We hear a lot of people angrily describing the United States as a totalitarian society. Sometimes, they even compare it to Stalinist Russia.
It’s occasionally helpful, when evaluating the relative merits of such remarks, to consider what a totalitarian society actually looks like.
To wit, the case of Irina Gen.
On March 18, this 55-year-old English and German language teacher in the Russian city of Penza, told the 13- and 14-year olds in her class why Russian athletes were banned from international competitions.
“Until Russia starts to behave in a civilized manner, the non-admission of Russian athletes to competitions will continue forever … I think that is correct,” Gen said in the audio, which was recorded by one of the students, send to the authorities, and shared by state-linked TV channels. “Russia wanted to reach Kyiv and overthrow the government! Ukraine is, in fact, a sovereign state, there is a sovereign government … We are living in a totalitarian regime. Any dissent is considered a crime.”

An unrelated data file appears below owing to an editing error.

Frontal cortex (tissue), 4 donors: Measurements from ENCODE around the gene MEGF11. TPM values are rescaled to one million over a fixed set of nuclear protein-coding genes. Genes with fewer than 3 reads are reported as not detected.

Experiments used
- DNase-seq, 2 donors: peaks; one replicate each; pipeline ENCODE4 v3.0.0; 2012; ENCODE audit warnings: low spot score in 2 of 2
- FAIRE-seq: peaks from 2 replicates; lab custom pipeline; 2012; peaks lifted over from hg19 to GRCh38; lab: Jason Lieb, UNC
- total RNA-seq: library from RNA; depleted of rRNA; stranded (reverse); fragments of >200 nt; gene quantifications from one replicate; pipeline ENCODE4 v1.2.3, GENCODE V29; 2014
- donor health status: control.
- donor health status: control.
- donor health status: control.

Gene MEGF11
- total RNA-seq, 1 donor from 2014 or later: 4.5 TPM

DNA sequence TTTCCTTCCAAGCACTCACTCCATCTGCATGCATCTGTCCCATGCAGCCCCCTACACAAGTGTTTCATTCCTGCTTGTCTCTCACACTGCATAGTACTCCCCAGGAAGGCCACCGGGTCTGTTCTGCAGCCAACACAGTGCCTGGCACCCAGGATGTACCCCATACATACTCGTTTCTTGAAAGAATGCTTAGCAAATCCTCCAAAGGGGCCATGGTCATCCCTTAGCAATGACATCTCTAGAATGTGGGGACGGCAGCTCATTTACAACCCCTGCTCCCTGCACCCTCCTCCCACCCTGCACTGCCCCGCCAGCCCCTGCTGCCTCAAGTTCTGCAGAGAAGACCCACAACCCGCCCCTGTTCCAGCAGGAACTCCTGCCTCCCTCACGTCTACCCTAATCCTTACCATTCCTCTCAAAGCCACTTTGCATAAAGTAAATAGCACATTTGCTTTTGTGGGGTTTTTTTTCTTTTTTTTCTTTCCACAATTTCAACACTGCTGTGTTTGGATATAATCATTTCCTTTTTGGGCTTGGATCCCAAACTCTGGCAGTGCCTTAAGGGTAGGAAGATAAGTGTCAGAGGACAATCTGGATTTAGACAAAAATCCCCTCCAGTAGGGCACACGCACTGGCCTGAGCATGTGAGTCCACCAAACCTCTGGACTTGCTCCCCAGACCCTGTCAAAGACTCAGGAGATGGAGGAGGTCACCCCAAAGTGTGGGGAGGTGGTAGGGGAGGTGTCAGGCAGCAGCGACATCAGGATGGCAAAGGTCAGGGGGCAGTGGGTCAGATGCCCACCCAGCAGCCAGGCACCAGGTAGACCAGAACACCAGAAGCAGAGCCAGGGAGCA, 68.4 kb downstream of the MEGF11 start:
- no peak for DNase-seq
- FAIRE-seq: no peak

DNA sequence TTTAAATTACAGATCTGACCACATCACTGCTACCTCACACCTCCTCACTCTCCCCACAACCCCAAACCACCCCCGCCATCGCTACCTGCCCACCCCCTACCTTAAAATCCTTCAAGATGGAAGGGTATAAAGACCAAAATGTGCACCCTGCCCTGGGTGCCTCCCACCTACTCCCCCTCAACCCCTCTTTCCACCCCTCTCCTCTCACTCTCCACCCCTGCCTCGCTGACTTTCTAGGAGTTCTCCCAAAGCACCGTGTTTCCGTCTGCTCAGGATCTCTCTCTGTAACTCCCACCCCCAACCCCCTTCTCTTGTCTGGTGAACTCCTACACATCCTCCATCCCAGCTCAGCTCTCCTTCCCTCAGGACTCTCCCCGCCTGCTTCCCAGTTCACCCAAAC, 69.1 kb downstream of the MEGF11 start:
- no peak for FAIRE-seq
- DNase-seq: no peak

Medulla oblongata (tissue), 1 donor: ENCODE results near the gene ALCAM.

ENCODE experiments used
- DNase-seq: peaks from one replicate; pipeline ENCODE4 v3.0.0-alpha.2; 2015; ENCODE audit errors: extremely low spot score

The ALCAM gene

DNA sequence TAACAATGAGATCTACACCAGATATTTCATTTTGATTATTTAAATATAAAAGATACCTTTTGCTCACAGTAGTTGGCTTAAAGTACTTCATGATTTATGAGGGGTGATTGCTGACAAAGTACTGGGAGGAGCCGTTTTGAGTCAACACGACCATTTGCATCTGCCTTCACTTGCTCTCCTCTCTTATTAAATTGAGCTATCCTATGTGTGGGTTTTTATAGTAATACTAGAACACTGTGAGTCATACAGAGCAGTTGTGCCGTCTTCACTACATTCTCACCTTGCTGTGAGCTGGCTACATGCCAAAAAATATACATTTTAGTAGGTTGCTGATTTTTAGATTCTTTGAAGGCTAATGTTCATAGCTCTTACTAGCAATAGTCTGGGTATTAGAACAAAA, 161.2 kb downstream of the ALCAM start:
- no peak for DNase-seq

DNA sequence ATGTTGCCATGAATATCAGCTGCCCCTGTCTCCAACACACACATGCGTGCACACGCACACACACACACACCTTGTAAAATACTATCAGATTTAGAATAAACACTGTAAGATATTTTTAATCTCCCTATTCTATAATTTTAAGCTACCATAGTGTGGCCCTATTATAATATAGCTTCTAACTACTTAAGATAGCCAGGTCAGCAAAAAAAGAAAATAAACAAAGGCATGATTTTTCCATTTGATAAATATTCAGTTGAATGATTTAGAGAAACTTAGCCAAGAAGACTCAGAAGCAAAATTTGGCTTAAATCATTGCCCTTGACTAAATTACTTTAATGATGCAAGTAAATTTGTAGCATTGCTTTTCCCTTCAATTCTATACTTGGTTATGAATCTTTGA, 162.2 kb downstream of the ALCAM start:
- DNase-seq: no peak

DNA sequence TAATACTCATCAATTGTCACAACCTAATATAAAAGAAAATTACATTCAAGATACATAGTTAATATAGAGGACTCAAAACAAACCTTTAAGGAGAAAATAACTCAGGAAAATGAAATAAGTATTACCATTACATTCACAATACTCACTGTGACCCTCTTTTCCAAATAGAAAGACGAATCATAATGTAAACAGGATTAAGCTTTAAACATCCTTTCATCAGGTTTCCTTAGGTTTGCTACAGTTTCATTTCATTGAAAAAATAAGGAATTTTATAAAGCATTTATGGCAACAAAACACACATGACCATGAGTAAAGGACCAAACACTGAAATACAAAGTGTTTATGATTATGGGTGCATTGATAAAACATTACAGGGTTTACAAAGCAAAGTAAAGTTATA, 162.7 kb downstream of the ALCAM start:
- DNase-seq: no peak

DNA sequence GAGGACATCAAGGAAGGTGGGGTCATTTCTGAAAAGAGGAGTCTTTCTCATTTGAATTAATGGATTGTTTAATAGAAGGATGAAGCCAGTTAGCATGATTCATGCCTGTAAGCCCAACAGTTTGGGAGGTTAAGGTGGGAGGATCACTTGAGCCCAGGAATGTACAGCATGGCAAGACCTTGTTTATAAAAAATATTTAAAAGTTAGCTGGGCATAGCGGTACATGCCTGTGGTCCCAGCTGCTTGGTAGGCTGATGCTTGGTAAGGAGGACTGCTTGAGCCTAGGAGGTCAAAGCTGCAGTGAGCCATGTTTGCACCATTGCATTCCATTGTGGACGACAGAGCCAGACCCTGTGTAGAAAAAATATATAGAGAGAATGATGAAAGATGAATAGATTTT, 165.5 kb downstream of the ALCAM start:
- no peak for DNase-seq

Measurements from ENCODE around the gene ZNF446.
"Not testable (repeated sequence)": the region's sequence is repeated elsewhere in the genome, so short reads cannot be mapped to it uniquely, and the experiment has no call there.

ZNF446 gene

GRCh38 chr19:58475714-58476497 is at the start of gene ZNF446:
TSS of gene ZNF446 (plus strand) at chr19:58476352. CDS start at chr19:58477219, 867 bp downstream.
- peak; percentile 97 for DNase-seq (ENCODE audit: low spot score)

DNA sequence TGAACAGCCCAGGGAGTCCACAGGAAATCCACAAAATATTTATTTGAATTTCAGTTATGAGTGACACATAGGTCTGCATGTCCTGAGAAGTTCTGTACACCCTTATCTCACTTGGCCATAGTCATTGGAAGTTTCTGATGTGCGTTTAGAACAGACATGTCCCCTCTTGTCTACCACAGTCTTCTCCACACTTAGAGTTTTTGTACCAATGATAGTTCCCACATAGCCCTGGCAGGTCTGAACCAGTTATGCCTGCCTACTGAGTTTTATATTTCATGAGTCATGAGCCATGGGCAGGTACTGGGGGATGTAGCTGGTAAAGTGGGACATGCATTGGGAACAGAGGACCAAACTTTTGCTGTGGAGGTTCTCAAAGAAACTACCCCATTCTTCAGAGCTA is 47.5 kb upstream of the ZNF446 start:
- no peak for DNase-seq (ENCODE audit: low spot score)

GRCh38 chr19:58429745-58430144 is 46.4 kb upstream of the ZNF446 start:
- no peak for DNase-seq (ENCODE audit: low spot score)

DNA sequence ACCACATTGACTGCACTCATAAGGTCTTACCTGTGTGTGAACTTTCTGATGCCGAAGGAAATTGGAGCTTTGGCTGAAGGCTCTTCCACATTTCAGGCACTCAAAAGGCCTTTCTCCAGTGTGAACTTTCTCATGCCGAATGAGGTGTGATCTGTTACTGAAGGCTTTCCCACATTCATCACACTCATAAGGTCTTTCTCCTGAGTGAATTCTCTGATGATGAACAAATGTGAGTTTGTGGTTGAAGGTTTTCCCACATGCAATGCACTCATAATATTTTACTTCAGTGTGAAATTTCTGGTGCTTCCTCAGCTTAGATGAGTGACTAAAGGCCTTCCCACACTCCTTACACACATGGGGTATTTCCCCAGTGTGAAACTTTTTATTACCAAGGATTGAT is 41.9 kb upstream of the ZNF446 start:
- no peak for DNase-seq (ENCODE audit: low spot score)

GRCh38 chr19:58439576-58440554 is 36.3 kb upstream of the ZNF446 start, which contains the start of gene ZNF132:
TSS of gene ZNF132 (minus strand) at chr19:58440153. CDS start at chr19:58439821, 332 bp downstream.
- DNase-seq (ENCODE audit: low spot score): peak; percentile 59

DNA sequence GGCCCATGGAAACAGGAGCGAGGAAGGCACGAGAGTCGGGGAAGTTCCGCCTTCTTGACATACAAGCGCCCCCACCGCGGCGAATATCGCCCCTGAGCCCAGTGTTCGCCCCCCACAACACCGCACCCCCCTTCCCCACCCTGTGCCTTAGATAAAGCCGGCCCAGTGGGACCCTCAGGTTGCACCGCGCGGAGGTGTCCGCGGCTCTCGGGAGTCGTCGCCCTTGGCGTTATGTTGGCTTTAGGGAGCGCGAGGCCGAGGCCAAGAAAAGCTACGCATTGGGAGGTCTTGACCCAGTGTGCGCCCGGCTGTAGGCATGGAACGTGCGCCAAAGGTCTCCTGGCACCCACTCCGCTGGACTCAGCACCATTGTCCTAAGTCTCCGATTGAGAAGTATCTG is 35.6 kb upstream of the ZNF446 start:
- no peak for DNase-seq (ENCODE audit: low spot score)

She went on to criticize the way Russian-state media had covered the bombing of a maternity hospital in Mariupol, Ukraine.
Five days later she got a call “from the local FSB branch,” according to the The Guardian, informing her that security agencies had the recording. “I was shocked,” she said. “I had no idea I was being recorded.”
She’s not allowed to leave the country, and her lawyer says she faces up to 10 years in prison.
So the next time you’re mad because you wanted to say something unpopular but you didn’t because everybody’s all politically correct these days—I’m not saying you’re wrong to be annoyed. There really are a lot of tin-eared social media scolds and bullies posing as bleeding hearts these days. I can’t stand ’em, either, even when I agree with the thrust of their views.
But before you go on to compare contemporary American society to Stalinist Russia, you should think of the sorry case of Irina Gen (whose own family was punished through a “denunciation campaign” during actual Stalinist Russia).
Just to see how the two situations compare.